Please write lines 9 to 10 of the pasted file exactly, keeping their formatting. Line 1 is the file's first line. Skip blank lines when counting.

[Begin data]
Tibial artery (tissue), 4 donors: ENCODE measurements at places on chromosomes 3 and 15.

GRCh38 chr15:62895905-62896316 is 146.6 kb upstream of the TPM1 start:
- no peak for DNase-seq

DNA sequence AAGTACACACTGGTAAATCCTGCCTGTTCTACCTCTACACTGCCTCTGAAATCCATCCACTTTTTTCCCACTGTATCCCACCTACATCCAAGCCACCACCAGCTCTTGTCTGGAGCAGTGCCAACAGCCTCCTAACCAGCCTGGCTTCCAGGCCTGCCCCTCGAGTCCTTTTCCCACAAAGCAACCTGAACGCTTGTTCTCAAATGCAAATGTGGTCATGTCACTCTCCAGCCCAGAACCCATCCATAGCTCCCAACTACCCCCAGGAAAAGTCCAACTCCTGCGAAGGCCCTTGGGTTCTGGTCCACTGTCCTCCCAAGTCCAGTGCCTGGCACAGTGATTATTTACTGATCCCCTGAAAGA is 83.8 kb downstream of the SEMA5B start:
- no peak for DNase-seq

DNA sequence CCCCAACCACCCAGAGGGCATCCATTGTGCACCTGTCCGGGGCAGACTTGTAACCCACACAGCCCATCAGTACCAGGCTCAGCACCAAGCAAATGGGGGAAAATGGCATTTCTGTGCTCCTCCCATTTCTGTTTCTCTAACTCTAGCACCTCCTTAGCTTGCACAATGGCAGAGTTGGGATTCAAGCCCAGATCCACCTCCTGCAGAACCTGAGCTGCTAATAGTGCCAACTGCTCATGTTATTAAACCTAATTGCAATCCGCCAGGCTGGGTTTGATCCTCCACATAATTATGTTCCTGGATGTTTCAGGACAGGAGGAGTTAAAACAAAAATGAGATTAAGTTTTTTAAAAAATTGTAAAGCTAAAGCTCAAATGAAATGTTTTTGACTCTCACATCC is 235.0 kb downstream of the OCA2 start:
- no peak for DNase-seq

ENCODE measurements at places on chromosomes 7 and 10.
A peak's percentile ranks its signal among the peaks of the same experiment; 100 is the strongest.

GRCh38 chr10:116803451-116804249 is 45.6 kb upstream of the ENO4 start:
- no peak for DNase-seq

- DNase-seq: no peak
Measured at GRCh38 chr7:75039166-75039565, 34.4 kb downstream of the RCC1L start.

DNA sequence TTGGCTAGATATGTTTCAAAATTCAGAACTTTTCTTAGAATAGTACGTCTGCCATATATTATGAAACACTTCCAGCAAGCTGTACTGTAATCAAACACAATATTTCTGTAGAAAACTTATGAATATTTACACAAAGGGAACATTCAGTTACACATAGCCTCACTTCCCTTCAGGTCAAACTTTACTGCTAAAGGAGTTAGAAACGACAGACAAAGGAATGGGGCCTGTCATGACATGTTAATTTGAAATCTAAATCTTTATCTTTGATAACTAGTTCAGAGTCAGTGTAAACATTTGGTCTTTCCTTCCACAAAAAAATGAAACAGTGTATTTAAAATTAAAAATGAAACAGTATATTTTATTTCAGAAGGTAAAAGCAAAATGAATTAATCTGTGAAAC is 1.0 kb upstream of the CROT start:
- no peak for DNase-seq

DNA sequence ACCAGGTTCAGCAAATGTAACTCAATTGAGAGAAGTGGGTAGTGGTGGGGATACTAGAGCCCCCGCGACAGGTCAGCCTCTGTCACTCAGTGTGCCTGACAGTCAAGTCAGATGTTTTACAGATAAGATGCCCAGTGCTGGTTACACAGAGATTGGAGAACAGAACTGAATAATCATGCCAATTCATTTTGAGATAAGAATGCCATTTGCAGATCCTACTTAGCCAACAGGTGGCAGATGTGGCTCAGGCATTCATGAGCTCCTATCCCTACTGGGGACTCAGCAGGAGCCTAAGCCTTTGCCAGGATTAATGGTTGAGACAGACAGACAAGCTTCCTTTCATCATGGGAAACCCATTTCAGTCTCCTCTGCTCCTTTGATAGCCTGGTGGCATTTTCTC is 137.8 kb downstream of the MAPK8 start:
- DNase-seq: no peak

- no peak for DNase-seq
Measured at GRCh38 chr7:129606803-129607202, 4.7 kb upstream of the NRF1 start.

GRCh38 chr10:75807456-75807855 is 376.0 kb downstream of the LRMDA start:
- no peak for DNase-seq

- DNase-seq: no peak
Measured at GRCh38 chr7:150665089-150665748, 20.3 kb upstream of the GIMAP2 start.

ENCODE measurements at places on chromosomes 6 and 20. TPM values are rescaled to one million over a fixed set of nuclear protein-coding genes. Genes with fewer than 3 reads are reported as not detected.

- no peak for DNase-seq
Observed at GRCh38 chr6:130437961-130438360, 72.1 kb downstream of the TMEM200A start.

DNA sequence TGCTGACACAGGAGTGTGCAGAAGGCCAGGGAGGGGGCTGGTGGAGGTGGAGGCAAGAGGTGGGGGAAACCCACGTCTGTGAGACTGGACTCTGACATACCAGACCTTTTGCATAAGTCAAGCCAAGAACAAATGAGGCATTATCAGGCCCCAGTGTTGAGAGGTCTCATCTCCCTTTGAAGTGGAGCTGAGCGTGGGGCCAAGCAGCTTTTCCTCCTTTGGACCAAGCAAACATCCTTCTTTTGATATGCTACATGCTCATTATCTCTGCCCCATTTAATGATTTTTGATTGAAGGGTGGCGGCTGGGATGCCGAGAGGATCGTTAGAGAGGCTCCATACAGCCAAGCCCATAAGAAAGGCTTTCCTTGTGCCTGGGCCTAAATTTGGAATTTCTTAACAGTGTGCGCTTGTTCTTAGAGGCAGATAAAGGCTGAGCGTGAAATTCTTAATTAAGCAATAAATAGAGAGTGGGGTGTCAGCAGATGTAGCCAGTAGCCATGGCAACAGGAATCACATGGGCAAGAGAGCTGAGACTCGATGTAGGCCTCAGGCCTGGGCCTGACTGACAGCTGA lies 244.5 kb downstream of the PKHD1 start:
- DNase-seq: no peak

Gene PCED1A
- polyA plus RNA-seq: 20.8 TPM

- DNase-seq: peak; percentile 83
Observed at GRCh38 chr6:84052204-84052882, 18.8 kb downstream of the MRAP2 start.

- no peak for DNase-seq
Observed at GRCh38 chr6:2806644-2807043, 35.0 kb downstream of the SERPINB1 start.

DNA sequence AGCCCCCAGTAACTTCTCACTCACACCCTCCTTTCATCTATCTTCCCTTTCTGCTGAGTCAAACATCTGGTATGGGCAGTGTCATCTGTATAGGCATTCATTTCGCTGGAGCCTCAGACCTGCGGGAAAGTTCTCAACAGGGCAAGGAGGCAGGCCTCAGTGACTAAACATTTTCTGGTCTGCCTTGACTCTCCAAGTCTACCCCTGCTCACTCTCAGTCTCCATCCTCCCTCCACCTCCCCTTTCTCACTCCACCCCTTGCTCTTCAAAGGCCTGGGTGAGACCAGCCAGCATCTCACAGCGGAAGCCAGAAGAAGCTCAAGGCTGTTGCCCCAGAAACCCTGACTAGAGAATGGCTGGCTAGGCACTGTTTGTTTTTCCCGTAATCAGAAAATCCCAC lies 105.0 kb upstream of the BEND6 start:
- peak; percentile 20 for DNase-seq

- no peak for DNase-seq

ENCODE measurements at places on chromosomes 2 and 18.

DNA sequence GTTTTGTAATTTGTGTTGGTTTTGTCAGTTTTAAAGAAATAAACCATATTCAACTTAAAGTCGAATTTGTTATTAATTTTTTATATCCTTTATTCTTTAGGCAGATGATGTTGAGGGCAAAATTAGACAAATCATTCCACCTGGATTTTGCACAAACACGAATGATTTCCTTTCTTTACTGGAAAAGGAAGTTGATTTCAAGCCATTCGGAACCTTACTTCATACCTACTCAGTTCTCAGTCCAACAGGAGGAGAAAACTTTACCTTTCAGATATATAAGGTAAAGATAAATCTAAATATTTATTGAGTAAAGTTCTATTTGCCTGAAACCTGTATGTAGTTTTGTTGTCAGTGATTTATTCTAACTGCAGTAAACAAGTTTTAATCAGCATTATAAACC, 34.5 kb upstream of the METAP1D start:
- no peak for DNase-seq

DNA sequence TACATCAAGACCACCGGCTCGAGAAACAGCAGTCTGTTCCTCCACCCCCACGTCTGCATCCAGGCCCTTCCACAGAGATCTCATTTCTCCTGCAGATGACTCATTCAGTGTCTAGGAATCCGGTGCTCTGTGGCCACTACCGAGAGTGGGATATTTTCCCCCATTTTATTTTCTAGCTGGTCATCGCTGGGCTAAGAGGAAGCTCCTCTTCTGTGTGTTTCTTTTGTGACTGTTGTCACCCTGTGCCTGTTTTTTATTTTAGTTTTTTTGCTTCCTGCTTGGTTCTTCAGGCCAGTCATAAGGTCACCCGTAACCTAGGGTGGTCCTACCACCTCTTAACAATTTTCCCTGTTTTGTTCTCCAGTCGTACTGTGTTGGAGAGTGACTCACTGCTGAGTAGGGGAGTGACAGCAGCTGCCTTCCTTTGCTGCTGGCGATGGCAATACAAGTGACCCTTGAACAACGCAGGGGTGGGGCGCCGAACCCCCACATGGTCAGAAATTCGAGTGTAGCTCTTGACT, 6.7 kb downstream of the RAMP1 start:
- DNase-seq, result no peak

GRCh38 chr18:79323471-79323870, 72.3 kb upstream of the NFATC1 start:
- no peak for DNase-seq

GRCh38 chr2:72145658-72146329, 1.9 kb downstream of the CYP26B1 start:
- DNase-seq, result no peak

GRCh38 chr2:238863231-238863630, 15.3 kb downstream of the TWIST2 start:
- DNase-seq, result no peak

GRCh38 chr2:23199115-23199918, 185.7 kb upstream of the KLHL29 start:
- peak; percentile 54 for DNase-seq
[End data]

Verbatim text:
A peak's percentile ranks its signal among the peaks of the same experiment; 100 is the strongest.

GRCh38 chr10:116803451-116804249 is 45.6 kb upstream of the ENO4 start: